Campaigners are fighting to stop a council axing its residential outdoor centre saying it is the only chance some pupils get to experience confidence-building challenging activities.
Kilbowie Outdoor Centre in Oban, owned by North Lanarkshire Council, is on a list of “budget-cutting” proposals as the council struggles with cuts to its income.
The centre provides all primary 7 pupils with a residential five days within the Curriculum for Excellence.
Activities include gorge walking, rock climbing, skiing, hill walking, environmental awareness, orienteering, mountain biking, sailing, canoeing and coasteering.
Pupils attend from cluster primaries and also get the opportunity to form friendships before going to secondary school.
Claire Crothers, whose son attended the centre, wrote on the Save Kilbowie Outdoor Centre Facebook page: “The council’s proposed cuts on the consultation is to close kilbowie outdoor centre, my boy loved this, for some children it’s their first time away from home, they meet new friends they are going to high school with, the opportunity to try loads of new experiences.”
Ashley Jeffrey wrote: “Is it not about time the fat cats at NLC took a wage cut and stop cutting back on the education and experiences our kids are entitled too? Absolutely disgusted at this!”
A member of staff at the centre which has 30 staff and employees a further 15 people in catering and cleaning roles, said: “We were devastated upon learning of the hanging axe when council officials turned up without warning and broke the news. Officials told staff a forthcoming council committee meeting could be the beginning of the end of the centre.”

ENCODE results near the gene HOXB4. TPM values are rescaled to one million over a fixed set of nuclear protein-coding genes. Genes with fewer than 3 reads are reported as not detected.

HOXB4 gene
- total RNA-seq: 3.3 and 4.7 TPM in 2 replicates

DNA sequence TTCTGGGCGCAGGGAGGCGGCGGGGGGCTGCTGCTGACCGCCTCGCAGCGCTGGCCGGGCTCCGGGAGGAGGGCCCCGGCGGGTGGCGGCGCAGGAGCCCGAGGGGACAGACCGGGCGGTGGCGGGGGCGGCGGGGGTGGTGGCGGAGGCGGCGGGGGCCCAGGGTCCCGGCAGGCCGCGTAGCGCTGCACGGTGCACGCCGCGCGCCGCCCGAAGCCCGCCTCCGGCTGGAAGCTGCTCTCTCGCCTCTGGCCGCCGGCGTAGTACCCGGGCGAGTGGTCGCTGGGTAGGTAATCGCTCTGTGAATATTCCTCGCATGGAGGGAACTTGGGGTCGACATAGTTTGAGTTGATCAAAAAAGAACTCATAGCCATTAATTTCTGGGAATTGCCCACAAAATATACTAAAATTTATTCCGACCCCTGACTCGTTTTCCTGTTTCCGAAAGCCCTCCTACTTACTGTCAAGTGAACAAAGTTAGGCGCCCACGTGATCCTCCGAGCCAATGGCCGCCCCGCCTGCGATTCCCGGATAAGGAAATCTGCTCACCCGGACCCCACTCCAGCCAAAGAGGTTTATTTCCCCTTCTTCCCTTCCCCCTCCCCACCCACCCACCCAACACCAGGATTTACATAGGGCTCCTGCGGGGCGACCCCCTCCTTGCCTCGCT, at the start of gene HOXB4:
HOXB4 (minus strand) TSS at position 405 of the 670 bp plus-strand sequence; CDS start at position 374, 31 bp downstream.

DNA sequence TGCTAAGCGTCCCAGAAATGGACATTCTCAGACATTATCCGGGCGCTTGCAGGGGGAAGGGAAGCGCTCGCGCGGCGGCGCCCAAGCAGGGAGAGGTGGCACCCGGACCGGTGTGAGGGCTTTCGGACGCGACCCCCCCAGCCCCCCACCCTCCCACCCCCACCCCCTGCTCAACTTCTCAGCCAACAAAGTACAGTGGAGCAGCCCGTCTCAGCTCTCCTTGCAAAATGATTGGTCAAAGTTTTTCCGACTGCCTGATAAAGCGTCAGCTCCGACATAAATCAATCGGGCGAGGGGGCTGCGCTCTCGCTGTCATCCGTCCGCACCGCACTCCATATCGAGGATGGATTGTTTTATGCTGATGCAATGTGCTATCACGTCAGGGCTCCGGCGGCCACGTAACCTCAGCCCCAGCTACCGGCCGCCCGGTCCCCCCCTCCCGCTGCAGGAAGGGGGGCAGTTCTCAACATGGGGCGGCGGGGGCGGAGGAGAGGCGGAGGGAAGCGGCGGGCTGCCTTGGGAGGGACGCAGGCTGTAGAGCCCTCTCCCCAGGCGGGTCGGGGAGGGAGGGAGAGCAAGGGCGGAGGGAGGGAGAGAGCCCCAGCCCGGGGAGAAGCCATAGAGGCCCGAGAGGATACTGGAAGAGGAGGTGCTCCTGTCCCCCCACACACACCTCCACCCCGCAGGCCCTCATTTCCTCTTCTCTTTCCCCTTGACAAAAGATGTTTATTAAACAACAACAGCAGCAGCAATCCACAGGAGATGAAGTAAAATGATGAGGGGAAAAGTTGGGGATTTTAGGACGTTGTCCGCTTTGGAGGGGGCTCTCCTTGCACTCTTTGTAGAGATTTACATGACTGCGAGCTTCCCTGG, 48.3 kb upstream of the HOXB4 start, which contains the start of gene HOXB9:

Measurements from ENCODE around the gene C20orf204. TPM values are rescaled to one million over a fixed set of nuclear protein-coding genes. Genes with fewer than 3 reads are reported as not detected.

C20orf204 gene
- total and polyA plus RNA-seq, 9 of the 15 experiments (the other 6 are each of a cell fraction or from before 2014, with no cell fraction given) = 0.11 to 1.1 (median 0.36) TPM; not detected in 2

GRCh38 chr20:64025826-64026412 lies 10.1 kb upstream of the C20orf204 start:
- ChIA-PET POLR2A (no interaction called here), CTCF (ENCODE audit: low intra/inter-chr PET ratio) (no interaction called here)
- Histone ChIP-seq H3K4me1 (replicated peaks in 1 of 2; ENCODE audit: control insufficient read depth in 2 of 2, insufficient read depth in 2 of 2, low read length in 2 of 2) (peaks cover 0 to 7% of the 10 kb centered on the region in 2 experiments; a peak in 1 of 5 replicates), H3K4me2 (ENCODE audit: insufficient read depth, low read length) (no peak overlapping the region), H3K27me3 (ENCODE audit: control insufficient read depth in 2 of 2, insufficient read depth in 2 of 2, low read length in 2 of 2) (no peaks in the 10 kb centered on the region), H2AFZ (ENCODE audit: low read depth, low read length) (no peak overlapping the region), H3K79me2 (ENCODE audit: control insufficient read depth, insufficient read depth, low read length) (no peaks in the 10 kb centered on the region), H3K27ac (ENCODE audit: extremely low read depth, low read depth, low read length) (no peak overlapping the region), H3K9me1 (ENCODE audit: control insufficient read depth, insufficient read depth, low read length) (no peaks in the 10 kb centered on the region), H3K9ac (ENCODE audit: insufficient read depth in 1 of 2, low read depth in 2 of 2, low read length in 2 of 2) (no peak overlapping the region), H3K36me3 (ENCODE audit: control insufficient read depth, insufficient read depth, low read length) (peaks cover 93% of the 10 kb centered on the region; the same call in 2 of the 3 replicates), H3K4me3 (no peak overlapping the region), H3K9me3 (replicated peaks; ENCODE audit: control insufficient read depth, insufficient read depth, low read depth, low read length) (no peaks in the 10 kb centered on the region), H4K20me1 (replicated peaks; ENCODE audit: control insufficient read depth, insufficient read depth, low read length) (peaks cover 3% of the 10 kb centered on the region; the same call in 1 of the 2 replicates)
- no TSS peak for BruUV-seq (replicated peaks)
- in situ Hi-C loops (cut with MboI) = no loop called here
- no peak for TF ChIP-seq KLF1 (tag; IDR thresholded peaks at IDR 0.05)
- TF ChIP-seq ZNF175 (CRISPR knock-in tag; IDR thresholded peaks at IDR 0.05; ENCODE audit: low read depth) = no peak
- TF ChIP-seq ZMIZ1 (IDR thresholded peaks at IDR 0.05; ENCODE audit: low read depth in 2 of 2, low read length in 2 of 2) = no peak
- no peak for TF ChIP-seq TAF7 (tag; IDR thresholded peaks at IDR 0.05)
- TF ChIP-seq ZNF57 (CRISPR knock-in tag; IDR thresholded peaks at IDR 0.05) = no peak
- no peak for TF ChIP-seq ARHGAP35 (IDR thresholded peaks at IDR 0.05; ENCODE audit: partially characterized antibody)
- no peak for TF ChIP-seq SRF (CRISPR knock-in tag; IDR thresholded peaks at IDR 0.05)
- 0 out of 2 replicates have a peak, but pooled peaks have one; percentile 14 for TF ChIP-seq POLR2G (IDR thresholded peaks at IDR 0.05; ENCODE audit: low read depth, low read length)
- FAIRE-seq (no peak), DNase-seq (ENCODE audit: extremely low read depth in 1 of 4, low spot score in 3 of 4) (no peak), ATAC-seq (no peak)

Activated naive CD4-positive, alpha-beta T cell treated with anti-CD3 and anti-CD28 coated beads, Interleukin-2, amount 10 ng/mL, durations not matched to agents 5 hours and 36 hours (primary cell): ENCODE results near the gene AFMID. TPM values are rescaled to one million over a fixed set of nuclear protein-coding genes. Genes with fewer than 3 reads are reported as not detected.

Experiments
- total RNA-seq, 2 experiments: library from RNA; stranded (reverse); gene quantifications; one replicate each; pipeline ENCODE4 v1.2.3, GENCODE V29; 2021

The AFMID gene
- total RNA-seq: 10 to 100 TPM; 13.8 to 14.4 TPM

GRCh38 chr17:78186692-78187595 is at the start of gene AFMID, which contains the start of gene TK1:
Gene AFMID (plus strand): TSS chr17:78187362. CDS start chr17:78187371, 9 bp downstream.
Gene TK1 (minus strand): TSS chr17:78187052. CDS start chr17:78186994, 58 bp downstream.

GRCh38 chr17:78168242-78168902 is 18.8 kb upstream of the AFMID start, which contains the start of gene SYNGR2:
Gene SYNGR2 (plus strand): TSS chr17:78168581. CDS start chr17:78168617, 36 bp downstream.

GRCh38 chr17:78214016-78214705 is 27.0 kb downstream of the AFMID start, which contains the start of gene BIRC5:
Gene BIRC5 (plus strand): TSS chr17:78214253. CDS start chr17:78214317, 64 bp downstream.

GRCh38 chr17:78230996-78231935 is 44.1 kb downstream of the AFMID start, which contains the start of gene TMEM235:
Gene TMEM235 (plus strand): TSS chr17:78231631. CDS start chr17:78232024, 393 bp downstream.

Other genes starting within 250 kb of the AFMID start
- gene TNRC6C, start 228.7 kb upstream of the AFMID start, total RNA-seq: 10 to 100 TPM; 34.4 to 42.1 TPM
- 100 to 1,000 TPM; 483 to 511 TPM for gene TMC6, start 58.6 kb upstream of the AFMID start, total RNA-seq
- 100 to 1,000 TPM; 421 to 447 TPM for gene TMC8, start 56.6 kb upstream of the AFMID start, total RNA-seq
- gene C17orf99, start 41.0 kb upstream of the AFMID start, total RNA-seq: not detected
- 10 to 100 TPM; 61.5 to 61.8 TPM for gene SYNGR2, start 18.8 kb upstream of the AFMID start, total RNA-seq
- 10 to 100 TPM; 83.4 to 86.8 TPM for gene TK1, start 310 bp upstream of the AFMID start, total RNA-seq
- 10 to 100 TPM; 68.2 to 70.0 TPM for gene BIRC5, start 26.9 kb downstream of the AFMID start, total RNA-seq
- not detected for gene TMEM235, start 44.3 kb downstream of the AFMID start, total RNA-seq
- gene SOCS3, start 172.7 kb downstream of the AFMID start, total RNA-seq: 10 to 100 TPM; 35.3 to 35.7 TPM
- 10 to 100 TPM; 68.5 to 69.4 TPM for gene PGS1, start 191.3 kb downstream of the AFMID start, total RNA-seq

A council spokesman said: “No decision has been taken on the future of centre, however, it is one savings option that has been offered by senior council staff for consideration.
“Therefore we are carrying out a public consultation, which will help to influence the difficult decisions that will need to be made on savings.
“Since this consultation began, the Scottish Government has corrected an error in its draft budget. On 23 January it gave councils updated figures. This update means the council will be £765,000 worse off than we had envisaged and we require to find £8.923 million of savings from the consultation options rather than £8.158m.”